Sometimes practicing self-love can feel incredibly forced and fake. We know we should be kind to ourselves, we know we should speak to ourselves like a loving friend, blah blah blah. But on those days, or weeks, or months, when you're just not feeling it, it's almost impossible to practice that lovey-dovey self-love talk when it feels so far from what you're REALLY thinking.
What's helping me a lot as of late is implementing something I learned in one of Neghar Fonooni's courses last year: start with neutral. If you're feeling like crap and picking your body or life apart piece by piece, while saying "I LOVE myself and I look AMAZING!" may help, it may also send you into a deeper negative funnel, fuelled by the the insincerity you're showing yourself, and the fact you now just lied to yourself, on top of already picking yourself apart. Oh viscous cycle.
Instead - find NEUTRAL, and deliver your statement purely as FACT, not opinion. For example, "I'm bigger than I was before having my baby," or, "I'm carrying more fat/less muscle than I was before" are both NEUTRAL FACTUAL statements. Comments riddled with opinion, or those that are negative, or overly positive may not be of much help to you, if any at all.
This weekend I put this into play when we went to an indoor pool for the first time with our daughter. Initially I said I'd come but just watch, using a sore shoulder as my excuse for sitting on the sidelines. But I knew that deep down inside I was partially trying to avoid my bathing suits for the first time in almost 2 years. As I walked to my dresser I said out loud to my husband, "I'm going to wear a two piece today and I'm not going to cry."
I stepped in front of the mirror to ensure the bathing suit I had put on covered me in a public pool appropriate way (turns out my 95% of my pre-baby bathing suits are not mom-at-public-pool-appropriate) , and before the rattling of negative thoughts could spiral out of control I simply observed, "my body is different now, it has more fat than it used to." That's it. Move on. Factual, and neutral.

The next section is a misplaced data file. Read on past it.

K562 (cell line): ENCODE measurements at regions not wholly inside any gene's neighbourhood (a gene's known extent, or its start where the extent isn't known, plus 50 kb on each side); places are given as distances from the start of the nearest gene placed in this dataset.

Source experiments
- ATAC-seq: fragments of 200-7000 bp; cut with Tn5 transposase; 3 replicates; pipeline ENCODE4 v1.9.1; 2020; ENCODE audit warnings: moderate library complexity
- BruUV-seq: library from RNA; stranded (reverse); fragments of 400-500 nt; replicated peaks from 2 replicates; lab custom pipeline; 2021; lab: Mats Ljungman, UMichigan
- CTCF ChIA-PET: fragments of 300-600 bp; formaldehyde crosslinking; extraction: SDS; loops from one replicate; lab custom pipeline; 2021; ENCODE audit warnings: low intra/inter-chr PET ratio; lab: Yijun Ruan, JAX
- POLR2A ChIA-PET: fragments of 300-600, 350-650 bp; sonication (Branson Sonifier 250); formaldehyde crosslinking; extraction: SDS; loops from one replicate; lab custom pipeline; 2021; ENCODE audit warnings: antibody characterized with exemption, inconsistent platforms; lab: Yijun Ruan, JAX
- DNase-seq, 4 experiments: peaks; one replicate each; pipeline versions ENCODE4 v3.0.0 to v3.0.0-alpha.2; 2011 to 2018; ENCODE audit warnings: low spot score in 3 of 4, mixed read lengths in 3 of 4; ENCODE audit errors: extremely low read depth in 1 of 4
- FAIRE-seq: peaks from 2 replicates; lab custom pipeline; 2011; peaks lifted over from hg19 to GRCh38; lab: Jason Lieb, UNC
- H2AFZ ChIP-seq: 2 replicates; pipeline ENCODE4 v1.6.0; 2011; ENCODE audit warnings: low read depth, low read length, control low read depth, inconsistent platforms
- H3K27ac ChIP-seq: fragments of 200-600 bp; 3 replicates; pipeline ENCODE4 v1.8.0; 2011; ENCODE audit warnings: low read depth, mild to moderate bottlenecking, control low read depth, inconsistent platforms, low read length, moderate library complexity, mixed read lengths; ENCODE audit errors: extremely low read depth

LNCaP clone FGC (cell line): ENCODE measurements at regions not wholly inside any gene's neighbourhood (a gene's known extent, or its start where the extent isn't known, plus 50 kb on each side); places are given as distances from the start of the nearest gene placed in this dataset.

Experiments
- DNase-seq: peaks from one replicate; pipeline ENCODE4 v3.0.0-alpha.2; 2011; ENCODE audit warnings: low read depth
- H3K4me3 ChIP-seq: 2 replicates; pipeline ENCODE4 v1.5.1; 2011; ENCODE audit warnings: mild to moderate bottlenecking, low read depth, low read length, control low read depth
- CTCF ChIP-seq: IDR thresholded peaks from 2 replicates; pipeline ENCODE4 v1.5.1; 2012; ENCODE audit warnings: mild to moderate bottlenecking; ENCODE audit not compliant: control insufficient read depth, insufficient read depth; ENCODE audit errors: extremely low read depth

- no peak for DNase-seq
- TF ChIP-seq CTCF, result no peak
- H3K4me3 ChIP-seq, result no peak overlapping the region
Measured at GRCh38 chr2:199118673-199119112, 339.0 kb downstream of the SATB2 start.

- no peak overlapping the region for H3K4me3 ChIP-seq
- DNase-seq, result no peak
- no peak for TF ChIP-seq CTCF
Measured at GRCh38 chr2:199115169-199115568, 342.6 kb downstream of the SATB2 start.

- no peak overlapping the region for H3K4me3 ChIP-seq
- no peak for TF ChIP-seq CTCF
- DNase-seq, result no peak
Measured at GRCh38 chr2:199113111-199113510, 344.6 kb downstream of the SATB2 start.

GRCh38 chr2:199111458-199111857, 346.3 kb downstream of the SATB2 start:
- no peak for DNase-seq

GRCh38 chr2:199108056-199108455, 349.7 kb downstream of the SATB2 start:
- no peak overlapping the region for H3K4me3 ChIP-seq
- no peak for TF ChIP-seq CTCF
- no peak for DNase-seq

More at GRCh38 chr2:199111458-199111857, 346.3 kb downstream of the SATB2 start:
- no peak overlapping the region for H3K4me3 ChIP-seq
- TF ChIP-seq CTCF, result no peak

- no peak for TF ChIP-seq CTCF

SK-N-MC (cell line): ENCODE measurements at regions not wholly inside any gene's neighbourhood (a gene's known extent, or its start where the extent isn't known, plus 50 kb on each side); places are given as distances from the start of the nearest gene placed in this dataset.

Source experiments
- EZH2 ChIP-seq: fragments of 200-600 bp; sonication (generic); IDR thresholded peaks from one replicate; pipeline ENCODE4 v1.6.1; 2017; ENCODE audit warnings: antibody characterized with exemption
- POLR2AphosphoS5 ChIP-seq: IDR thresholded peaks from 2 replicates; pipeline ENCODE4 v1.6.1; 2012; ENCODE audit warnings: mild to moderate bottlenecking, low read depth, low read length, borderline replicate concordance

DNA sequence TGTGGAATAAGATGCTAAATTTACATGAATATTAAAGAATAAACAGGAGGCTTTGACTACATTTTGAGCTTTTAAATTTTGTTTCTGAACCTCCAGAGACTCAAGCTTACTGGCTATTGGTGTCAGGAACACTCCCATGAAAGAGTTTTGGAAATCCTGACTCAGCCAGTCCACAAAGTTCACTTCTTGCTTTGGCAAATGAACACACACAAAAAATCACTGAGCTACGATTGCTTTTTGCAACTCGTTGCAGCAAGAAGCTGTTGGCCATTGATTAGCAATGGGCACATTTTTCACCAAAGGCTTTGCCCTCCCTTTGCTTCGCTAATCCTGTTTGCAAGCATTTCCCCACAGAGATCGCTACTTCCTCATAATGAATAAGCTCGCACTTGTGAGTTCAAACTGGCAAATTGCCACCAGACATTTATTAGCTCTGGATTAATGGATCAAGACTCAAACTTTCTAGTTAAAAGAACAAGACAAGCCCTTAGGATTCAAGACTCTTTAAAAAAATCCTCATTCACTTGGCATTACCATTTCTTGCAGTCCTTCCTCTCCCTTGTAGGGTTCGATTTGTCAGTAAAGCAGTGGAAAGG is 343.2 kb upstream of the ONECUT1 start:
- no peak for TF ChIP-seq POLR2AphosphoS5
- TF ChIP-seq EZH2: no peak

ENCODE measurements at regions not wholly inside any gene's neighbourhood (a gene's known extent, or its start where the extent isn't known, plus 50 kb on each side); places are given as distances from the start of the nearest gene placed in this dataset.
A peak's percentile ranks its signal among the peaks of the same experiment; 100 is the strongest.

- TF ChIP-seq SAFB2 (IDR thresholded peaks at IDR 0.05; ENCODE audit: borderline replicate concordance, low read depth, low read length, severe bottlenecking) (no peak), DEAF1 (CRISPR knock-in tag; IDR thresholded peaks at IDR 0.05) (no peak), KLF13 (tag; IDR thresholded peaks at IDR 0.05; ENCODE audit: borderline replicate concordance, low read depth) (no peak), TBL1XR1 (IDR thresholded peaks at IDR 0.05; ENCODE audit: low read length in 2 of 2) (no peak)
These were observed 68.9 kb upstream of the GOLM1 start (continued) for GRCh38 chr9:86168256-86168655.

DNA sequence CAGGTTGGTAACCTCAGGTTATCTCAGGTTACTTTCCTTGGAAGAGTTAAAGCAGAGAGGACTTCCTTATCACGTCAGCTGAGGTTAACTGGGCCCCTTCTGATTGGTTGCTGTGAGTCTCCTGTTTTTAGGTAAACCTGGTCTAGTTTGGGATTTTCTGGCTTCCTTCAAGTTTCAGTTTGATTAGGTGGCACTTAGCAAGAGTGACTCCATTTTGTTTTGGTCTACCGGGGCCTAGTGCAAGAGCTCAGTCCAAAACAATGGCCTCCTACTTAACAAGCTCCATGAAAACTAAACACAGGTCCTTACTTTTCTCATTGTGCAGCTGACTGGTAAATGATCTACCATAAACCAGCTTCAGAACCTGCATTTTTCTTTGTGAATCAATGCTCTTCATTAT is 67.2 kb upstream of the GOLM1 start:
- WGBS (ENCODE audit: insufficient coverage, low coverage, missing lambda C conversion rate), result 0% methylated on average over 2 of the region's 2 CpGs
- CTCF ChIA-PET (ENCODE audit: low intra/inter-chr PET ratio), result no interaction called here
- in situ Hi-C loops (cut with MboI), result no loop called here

I can honestly say I have absolute love and respect for my body in what it can and has done for me - it's freaking amazing, and it will continue to be amazing, I hope, for many more years to come. But in this phase where things feel like they've changed SO much SO fast, I don't need to falsely say I 100% love how I look right now. And that's 100% okay.
Try neutral, and try factual. Maybe one day the more positive, kinder words will flow easily. Maybe not. But in the meantime, this neutral space is a much better place to be than being subject to the mean girl voice and all she has to say.
I refuse to miss out on seeing my little girl giggle and laugh and splash and shriek with excitement in the pool, and see the look of joy mixed with fatherly love on my husband's face as he tosses around the little girl we at one point didn't know if we would ever have, all because I'm too ashamed to put on a bathing suit.
And guess what, no one in the entire pool gave a single f#@k about how I looked.
Now you might be wondering, "if you're trying to be exude body confidence, why did you just post your bathing suit and not you in it?". The answer is simple. For one, #internetcreeps. Second, how my body looks should have no impact on your own thoughts of your body. We all have our own story, our own body, our own insecurities, our own strengths. If you can relate to this story, amazing, but I want you to relate to it through your body, not mine. Make sense?
Lastly - why did I post the picture showing the back of my daughter's bathing suit instead of the front? Because that's how she came out of the change room after being dressed by dad. Him, "I think it's on backwards." #dressedbydad